The results of the validity assessment confirmed that assessment of the training system by untrained participants could not be a reliable measure for assessing the face validity of the task, which is reasonable and serves more or less as a control measure. Because untrained participants are unfamiliar with the peculiarities of microvascular neurosurgical procedures, they could not reliably estimate the similarities or differences between the simulated and actual surgical tasks. Thus, to determine the face validity of the construct, we used answers only from the 17 trained participants. The absence of differences between the groups in the self-assessment of the performance only emphasizes this aspect, and supports the inevitable need for an objective performance measure, which was performed in our study using the NOMAT scale by a nonparticipant.

The NOMAT10 scores confirmed the training model as reliable, and the scale held validity to support the training model as beneficial as well as the assessment tool as being appropriate. We could distinguish easily between experienced and inexperienced performers on the model using this scale. Logistic regression analysis was used to assess a predictive statistical model, which is shown in Figure 14. By using the NOMAT score, this model predicted allocation to either the trained or untrained group. The transitional score in this model was found to be 50 points, meaning that those with a score of 50 have a 50% chance to be actually “trained” and a 50% chance to be “untrained”. Those who score > 50 points have a greater chance to be actually trained and the opposite is true for a score < 50 points. This relation is not linear, as shown in Figure 14. Concurrent validity demonstrates that the skills acquired during the training reflect performance in the operative room. We did not assess concurrent validity due to the inherent limitations of assessing unskilled or untrained personnel practicing such procedures in the operating room. However, we believe that our training model will enhance skills, and this enhancement should logically translate into increased confidence and the better performance of these surgical procedures in the operating room.6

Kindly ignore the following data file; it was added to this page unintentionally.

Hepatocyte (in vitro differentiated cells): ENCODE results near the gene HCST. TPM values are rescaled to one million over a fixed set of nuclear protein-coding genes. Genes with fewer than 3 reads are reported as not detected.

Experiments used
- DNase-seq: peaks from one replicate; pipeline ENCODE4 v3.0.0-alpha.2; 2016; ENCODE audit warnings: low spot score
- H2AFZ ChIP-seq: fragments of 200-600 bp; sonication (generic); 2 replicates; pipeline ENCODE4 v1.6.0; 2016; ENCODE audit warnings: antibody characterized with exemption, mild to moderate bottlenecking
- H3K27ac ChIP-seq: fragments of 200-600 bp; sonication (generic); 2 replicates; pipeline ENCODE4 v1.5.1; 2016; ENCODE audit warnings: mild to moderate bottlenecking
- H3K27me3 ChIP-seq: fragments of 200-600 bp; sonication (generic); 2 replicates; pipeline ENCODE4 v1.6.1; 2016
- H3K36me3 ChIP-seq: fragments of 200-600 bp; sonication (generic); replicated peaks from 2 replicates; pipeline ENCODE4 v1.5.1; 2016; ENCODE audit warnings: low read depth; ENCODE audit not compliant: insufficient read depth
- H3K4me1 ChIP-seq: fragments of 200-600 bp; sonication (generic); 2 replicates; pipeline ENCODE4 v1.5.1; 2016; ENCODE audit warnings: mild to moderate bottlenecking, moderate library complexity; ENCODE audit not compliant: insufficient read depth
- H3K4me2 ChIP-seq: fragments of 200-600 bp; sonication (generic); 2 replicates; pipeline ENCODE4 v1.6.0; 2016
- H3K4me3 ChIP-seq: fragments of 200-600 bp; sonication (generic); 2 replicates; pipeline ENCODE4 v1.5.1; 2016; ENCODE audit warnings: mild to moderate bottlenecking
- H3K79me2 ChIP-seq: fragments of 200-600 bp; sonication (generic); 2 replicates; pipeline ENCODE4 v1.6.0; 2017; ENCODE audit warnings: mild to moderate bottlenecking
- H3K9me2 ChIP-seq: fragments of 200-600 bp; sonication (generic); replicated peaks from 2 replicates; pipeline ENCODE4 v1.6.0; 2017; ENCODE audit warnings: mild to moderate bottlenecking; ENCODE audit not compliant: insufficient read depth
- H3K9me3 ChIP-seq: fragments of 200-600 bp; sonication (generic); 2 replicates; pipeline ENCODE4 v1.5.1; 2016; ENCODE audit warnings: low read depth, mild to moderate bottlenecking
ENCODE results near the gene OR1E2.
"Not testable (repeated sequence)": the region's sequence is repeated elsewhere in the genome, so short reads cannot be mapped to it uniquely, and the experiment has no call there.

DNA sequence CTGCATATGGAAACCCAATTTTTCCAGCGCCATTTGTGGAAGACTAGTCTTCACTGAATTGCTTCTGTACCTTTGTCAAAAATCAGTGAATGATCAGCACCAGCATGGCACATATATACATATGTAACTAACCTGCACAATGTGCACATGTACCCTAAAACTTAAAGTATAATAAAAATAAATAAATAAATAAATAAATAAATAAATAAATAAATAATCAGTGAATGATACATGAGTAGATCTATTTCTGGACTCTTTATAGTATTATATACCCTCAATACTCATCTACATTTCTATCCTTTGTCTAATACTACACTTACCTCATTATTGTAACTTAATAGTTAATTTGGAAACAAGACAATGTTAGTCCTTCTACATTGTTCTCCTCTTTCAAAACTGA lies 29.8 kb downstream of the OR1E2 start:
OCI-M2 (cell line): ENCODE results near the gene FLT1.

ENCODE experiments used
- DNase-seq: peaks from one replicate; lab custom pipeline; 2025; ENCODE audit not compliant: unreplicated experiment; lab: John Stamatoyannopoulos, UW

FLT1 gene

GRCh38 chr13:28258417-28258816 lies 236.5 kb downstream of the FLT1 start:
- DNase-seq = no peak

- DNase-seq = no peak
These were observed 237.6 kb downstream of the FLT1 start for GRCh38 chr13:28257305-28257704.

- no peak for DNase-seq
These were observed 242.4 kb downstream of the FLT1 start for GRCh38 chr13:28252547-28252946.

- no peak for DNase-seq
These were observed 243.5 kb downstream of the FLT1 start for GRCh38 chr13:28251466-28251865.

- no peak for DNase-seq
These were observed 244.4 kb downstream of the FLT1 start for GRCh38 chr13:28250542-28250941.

Limitations of the Placenta Microanastomosis Model

Fresh human and bovine placentas can be used only for 1 to 2 weeks and are optimally used within the first 3 to 5 days. After this time, the vessels start to decay and the walls become weaker and more difficult to dissect and suture. The most important risk to the trainee regarding human placenta is infection. All biological tissues need to be screened for infectious diseases and used under the supervision of a research coordinator. The bypass simulation models presented herein only represent the vascular anastomosis simulation itself, without cadaveric training for neurosurgical techniques such as adjacent soft-tissue dissection or craniotomy.29 Another limitation of our model is the absence of natural brain pulsation; however, we believe that pressurized flow is sufficient for training because in most real-life scenarios vessel movements are restricted with microclips.

Conclusions